Fig. 6a shows the conductivities of the LiBH4/SiO2-2-X-130 nanocomposites at 30, 72 and 100 °C (derived from the data in Fig. 5) as a function of the drying temperature of the SiO2 matrix measured at UU. In all cases, the conductivity increased steeply if the SiO2 pre-treatment temperature was raised from room temperature (vacuum drying) to 200 °C in a N2 flow. The conductivity reached a maximum at 200–400 °C, and then decreased slightly with further increasing the pre-treatment temperature of the SiO2 matrix. This trend is the same for all the conductivities measured between 30 and 100 °C, hence, it does not depend on the measurement temperature.

image file: c9cp04235k-f6.tif
Fig. 6 Conductivities at 30, 70/72, 100 and 105 °C of LiBH4/SiO2 nanocomposites as function of the pretreatment temperature of the SiO2 scaffold. For reproducibility two different SiO2 were used. (a) series SiO2-2-X-130 (b) series SiO2-3-X-115. Also, the conductivities were measured in two different laboratories, at Utrecht University (a) and at the Technical University of Denmark (b). Lines were added to guide the eye.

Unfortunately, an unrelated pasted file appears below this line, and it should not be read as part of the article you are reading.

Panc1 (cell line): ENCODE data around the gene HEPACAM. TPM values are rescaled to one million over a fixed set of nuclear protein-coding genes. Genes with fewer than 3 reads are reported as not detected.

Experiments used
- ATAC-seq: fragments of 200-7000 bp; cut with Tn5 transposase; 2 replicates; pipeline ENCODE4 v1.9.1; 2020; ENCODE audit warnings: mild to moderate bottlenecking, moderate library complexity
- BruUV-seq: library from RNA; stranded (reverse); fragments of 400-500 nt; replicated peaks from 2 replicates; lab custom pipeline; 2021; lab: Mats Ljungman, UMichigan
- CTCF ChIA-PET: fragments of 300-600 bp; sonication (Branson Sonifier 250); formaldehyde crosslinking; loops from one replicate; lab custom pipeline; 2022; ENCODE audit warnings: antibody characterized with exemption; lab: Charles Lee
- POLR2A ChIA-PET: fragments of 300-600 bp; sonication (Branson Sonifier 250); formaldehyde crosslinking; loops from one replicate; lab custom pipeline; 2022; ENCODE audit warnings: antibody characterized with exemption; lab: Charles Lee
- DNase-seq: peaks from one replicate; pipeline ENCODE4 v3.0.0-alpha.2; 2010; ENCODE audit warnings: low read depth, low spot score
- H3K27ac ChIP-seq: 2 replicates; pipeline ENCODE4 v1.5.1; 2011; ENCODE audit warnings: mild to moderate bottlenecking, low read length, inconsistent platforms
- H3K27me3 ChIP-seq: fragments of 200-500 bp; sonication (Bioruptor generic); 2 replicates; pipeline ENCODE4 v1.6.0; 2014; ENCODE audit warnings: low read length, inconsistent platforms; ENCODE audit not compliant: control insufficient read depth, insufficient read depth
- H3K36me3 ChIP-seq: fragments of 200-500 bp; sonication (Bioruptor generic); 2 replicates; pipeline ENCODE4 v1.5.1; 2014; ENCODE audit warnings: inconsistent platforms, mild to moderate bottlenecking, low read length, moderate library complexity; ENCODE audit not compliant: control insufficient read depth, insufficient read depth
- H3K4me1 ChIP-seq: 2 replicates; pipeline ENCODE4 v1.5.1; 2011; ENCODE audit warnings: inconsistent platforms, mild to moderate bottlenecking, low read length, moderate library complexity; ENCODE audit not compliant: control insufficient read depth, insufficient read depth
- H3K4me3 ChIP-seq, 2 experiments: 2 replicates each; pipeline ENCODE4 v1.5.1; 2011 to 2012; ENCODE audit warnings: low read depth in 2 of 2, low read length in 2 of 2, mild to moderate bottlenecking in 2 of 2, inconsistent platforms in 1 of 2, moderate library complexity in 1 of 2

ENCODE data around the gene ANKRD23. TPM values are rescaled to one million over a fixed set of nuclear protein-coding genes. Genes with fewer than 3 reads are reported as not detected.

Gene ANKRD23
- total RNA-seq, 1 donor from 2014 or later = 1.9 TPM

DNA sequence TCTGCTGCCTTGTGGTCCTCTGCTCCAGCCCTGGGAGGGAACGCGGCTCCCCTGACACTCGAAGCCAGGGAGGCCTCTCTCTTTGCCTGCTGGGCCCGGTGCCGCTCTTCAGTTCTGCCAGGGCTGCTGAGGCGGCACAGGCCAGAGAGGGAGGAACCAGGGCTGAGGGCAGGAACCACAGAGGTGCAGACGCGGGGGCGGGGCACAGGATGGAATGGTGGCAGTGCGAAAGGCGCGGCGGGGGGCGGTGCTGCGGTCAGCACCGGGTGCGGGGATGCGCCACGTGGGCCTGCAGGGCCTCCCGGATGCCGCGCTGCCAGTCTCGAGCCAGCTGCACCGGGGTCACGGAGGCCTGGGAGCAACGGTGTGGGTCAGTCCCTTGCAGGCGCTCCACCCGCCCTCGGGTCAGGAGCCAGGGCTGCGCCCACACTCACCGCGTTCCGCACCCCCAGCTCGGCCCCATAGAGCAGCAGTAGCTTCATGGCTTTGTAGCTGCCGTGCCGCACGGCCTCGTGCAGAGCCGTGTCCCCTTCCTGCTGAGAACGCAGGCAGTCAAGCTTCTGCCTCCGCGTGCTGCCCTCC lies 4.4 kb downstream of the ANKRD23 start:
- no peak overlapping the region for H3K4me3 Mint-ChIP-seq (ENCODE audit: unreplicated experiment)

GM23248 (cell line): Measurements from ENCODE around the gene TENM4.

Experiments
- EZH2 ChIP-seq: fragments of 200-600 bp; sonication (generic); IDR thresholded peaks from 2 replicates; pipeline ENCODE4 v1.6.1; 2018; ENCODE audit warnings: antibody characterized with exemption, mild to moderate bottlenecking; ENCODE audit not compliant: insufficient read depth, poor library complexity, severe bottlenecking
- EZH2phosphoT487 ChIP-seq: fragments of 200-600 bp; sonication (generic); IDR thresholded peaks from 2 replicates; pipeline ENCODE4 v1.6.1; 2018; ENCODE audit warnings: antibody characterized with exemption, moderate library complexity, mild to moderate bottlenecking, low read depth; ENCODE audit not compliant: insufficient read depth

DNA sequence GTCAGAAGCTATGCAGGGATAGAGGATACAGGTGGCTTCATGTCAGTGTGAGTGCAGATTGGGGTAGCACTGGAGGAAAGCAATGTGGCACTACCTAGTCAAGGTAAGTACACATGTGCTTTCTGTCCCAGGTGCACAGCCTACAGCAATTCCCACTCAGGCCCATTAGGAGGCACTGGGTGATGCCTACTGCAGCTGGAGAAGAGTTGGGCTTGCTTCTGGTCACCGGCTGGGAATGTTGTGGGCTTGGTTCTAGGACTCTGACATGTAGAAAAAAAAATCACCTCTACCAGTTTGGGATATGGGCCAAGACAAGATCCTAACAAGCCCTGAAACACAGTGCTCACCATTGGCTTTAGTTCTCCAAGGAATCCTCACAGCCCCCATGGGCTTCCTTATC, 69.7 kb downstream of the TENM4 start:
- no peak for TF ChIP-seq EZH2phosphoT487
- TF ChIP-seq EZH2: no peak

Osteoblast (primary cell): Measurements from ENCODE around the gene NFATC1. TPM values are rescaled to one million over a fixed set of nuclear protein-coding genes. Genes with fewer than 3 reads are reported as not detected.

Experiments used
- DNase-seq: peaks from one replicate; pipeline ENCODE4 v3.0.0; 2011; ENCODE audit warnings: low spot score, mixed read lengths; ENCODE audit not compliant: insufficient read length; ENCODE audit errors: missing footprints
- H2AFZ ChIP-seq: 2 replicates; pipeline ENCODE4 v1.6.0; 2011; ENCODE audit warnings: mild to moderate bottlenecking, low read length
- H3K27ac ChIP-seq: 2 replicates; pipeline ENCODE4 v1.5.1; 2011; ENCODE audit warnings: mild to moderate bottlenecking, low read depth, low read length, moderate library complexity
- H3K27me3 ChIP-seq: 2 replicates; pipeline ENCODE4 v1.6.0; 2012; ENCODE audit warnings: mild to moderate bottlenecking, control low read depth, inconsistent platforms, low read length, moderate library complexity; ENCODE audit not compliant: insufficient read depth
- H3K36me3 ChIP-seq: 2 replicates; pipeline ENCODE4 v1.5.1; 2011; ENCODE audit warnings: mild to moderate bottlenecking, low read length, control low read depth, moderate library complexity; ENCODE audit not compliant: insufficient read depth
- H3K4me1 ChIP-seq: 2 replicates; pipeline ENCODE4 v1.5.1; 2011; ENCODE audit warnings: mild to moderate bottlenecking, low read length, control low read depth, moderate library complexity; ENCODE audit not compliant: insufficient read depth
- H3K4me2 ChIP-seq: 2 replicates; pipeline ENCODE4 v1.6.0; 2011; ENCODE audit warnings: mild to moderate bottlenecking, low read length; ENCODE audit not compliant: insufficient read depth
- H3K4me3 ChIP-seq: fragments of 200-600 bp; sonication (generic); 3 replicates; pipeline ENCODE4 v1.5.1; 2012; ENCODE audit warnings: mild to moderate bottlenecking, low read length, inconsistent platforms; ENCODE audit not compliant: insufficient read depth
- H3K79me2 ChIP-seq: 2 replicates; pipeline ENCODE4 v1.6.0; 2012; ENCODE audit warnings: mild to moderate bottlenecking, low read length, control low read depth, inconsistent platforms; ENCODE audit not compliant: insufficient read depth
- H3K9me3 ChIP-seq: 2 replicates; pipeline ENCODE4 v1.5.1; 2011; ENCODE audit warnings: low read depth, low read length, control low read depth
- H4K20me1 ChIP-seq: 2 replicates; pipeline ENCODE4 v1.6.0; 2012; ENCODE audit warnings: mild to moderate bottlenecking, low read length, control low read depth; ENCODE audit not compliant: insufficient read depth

The validity of this result was verified by testing another series of nanocomposites based on another series of SiO2 scaffolds (SiO2-3-X-115), measured at DTU. Arrhenius plots of the ionic conductivity and an overview of the activation energies and pre-exponential factors derived from it are given in Fig. S4 and Table S5 (ESI). Overall the conductivities were higher than for the SiO2-2 series. This was reflected in somewhat lower activation energies, ranging from 0.47 to 0.51 eV. Identical samples from the same batch showed up to a factor 2 difference in conductivity between measurements in the two different set-ups (at UU and DTU respectively) (Fig. S5, ESI), explaining part of the difference. Other causes could be differences in the properties of the SiO2 scaffolds and/or the fact that the volume fraction of LiBH4 is different. These factors are the topic of present studies. However, while the absolute values differed, these two series show the same trend: that the drying temperature of the silica (prior to melt infiltration) has a clear impact on the ionic conductivity of LiBH4/SiO2 nanocomposites. Considering Fig. 6a and b, it can be inferred that the optimum drying temperature for the SiO2 is between 200 and 400 °C.